Chapter 2: UAS Law – Legislation, Regulation, and Adjudication

Student Learning Objectives – A set of considerations relating to the history, methods and objectives of regulating Unmanned Aerial Systems (UAS). Since the skies are already crowded, drones adds complexity to the environment. Skies crowded with manned and unmanned aircraft require regulations to ensure safe operation in a controlled environment. Much like the rules of the road, airspace travel needs some degree of uniform operations of aircraft, responsibility, and consequences for violating them. The history of regulation for automobiles, trains, and other modes of travel provide over 150 years of historical data from which to learn. Students will be introduced to the general principals of legislative, regulatory, judicial processes, and their impact on UAS operation.

Law & Technology – The Tortoise and the Hare

In the Hare & the Tortoise, the Greek Fabulist Aesop wrote about the interplay between speed and measured deliberate progress. As the fable goes the Hare teased the Tortoise for being slow and not making progress to which the Tortoise challenged the Hare to a race to prove that in fact his progress would be much faster than the hare believed. The Hare accepted the challenge. They agreed that the Fox would set the distance and act as judge. As the race started the Hare sped out of sight, while the Tortoise slowly but surely ambled down the road. Given his large lead the Hare decided to take a roadside nap to mock the Tortoise. When the Hare awoke the Tortoise had slowly but surely passed the sleeping Hare and was nearing the finish line. The Hare attempted to use his great speed to catch the Tortoise, but it was too late. The Tortoise won the race. Aesop’s moral was, “the race is not always to the swift” (Schlichting, 1993).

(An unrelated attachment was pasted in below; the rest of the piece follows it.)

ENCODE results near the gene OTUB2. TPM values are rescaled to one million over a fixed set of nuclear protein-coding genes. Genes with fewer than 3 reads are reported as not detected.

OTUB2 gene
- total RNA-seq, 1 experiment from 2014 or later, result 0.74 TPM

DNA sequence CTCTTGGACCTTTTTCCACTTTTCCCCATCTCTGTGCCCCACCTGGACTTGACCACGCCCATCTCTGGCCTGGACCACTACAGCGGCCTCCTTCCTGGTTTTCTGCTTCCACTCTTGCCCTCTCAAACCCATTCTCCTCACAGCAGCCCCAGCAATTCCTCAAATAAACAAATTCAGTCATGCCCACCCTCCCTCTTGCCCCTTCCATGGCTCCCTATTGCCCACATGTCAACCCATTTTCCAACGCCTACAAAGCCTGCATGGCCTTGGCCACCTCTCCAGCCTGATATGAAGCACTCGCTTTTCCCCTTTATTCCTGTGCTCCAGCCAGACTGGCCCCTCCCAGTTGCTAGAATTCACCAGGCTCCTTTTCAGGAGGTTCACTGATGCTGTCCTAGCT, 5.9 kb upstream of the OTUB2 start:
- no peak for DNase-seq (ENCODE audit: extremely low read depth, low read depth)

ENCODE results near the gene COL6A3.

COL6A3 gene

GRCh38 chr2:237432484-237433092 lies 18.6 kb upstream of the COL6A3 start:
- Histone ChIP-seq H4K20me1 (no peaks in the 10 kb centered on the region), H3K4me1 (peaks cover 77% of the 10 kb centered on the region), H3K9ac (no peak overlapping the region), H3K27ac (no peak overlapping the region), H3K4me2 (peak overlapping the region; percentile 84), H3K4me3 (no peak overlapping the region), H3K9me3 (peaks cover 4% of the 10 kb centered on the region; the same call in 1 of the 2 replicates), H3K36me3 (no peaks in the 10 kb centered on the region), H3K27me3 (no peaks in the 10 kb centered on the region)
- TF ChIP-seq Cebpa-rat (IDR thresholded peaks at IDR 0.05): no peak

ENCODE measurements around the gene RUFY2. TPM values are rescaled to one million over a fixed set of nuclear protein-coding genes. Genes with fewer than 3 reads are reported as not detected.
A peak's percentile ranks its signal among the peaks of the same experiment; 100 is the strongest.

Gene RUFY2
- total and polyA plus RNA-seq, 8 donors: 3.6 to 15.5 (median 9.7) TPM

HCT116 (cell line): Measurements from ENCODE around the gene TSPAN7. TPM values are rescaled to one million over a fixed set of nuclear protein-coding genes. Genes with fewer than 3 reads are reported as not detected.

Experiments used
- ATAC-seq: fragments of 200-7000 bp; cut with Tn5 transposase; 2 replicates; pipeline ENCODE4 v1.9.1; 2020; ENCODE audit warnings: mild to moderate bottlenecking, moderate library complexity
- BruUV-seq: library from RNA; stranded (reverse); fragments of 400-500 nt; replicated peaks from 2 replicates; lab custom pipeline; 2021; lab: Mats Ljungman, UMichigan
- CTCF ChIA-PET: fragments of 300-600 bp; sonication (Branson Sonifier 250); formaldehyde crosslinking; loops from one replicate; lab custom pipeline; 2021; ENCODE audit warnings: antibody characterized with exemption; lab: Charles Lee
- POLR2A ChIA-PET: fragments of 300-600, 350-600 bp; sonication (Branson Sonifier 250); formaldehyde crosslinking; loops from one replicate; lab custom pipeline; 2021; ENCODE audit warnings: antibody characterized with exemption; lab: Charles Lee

Figure 2-1 Tortoise and Hare

Source: Schlichting, M., S: (1993). Aesop’s Fable the Tortoise and the Hare, as retold by Mark Schlichting. Novato, CA: Broderbund Company.

The relationship between technology and the law is complex and does not always result in outcomes satisfactory to parties on either side of the issue. Students should keep this inherent compromise in mind as we examine the interplay between the law and UAS technology. We will focus upon the relationship between US legal system and technology. This is not to say that other nation’s legal systems are less sophisticated than the American system. Rather, it is in recognition of the vast amount of information to be examined and the relatively short judicial history of 250 years m XXX takes it easier study.

Transportation in the United States – Lessons from the Past Help Guide the Future